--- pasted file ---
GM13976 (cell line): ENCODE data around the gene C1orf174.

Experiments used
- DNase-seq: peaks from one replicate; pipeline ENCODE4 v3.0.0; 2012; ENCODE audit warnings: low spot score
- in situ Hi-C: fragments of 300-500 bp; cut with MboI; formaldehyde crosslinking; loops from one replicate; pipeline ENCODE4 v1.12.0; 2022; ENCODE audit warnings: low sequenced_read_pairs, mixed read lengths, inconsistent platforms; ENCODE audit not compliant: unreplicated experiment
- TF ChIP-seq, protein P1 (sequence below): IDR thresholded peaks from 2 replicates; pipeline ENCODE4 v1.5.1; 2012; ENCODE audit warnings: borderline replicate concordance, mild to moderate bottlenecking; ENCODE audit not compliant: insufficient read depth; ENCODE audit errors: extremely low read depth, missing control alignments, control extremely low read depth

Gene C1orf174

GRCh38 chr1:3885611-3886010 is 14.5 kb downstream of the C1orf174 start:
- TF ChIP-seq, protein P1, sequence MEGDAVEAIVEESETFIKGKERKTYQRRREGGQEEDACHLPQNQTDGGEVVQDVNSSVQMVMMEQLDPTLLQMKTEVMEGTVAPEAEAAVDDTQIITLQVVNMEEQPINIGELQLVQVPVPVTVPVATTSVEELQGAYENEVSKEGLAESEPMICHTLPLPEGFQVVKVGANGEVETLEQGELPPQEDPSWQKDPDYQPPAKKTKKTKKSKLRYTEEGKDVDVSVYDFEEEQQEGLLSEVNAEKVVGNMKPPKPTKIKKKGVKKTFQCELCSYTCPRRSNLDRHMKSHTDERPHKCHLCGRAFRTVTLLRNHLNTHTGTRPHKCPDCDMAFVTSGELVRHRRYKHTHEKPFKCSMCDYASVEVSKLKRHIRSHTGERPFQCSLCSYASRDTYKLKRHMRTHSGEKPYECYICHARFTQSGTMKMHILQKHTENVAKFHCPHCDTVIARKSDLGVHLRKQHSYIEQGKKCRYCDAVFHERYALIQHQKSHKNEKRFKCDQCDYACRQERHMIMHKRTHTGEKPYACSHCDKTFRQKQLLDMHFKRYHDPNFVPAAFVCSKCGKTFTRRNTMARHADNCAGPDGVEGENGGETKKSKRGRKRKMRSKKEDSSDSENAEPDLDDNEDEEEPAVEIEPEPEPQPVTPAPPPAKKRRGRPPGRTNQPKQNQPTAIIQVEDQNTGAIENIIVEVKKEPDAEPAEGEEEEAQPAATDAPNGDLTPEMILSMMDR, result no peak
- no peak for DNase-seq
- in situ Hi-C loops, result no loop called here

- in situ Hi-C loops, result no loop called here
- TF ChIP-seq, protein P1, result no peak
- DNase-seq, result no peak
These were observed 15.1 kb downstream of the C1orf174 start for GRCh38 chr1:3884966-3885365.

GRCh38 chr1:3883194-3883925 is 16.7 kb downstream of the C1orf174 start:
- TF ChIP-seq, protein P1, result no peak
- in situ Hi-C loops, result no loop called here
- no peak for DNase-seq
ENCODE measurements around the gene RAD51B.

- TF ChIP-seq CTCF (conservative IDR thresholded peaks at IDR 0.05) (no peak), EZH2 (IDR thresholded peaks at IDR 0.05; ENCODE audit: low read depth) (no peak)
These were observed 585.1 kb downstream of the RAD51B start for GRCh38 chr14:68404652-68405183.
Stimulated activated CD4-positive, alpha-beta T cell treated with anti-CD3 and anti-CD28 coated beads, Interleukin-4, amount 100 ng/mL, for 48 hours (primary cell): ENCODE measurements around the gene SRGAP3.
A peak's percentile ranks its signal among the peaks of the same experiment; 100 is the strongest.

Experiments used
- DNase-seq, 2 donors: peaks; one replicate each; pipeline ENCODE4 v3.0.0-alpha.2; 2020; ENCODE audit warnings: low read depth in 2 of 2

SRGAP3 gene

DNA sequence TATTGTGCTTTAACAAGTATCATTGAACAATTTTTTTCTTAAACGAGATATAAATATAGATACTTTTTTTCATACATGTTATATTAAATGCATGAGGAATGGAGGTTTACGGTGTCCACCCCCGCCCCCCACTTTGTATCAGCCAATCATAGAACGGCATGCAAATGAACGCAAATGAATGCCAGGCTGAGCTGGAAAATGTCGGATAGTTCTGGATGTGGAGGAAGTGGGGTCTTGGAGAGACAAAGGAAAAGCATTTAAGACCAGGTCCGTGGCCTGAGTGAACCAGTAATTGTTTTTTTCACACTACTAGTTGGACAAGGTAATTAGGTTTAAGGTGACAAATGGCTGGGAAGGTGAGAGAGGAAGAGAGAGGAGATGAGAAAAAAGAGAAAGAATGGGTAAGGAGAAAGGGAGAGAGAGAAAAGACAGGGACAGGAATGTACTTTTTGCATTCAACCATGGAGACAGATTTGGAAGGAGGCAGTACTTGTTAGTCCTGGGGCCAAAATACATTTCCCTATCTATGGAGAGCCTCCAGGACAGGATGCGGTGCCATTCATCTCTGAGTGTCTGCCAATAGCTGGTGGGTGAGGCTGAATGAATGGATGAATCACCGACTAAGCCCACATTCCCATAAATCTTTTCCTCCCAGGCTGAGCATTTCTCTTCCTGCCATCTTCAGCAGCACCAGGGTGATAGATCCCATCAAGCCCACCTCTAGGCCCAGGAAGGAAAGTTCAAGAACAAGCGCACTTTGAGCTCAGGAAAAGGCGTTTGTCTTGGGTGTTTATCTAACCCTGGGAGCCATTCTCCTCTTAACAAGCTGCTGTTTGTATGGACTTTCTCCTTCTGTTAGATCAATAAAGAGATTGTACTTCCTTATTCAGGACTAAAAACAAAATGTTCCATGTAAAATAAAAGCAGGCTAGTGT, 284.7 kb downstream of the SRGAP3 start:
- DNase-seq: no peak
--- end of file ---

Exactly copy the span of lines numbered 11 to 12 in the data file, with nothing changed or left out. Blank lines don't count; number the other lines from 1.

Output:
- in situ Hi-C loops, result no loop called here
- TF ChIP-seq, protein P1, result no peak